Medium sour Oman crude’s premium to Dubai has narrowed sharply in the
September Asian sour crude trading cycle and the spread could remain tight as
Chinese demand is expected to slow amid dwindling refinery run rates, market
participants said Friday.

S&P Global Platts assessed the front-month September cash Oman crude at
parity to cash Dubai Thursday and the spread between the two medium sour
Middle Eastern benchmark grades averaged 4 cents/b so far this month.

The narrow spread so far in July marks Oman crude’s lowest monthly
average premium to Dubai for the year. Oman crude premium averaged 12 cents/b
and 11 cents/b in June and May respectively, while it commanded a monthly
average premium of 51 cents/b in April.

Regional traders noted that Oman crude could fall under pressure from the
recent slowdown in Chinese refinery run rates as the medium sour grade is
heavily dependent on demand from Asia’s top oil consumer.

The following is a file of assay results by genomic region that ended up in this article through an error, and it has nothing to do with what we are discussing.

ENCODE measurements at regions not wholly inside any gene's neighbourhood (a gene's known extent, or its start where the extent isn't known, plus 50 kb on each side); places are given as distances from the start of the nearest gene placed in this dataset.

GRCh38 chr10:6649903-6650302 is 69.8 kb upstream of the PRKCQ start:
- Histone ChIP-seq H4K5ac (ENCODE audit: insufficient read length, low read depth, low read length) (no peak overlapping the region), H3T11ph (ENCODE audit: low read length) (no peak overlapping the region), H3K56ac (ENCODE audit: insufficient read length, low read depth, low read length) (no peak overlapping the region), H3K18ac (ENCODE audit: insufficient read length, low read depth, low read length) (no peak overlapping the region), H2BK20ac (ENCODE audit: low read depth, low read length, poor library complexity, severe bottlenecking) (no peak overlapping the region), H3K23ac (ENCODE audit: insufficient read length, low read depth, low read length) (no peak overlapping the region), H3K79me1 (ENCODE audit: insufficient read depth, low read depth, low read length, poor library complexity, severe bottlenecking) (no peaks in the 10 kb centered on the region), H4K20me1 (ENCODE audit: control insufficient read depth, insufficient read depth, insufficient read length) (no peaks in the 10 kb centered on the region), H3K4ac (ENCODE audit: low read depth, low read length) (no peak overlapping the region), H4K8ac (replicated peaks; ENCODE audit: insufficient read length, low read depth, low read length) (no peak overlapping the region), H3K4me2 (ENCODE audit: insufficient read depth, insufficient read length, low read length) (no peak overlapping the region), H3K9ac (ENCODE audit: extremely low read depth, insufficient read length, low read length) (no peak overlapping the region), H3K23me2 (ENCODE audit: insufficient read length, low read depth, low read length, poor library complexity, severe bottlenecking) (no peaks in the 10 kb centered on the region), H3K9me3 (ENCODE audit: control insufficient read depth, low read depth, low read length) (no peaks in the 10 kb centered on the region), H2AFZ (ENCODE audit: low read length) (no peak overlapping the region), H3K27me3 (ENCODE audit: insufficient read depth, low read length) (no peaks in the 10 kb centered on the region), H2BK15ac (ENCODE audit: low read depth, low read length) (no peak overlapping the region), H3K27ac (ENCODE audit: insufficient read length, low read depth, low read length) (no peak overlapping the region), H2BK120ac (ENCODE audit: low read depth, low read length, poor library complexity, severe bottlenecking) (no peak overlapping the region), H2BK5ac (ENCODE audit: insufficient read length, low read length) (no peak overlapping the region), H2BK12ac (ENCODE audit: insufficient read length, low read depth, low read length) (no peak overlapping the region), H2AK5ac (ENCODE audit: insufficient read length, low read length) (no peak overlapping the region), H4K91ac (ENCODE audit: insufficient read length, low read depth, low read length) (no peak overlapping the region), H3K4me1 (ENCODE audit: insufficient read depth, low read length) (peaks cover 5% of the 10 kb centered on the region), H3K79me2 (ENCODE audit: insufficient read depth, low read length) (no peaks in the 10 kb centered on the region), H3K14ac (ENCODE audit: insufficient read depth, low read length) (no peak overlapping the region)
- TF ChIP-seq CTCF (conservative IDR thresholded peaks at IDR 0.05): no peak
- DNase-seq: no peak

“[The value of] Oman crude is very much China demand driven,” said a
Singapore-based sour crude trader, when asked about the possible reason behind
Oman’s narrow premium in recent weeks.

Market sources indicated that China is recently struggling to deal with
high oil product inventories amid tepid domestic sales and limited exports and
this could further lead to lower refinery run rates around the country.

“[June oil product] exports were limited by a shortfall in export quotas,
despite a serious surplus in the domestic market for gasoline and gasoil which
has caused a rare price war in eastern and southern China,” said a
Beijing-based trader with a state-owned company.

“They [Chinese refiners] cannot dispose [their excess] products [fast
enough],” the Singapore-based trader said.

In the spot market, trading activity for September-loading Oman crude has
yet to pick up but several Dubai crude cargoes changed hands in recent weeks.

Latest market talk indicated that GS Caltex, Chevron and JXTG Nippon Oil
& Energy could have bought a cargo each of Dubai crude for loading in
September at discounts ranging between 30 cents/b and 38 cents/b to Platts
front-month Dubai crude assessments.

The cargoes may have been sold by Phillips 66, Chinaoil and Occidental,
trade sources said.

–Gawoon Philip Vahn, philip.vahn@spglobal.com
–Ada Taib, ada.taib@spglobal.com
–Edited by Irene Tang, irene.tang@spglobal.c

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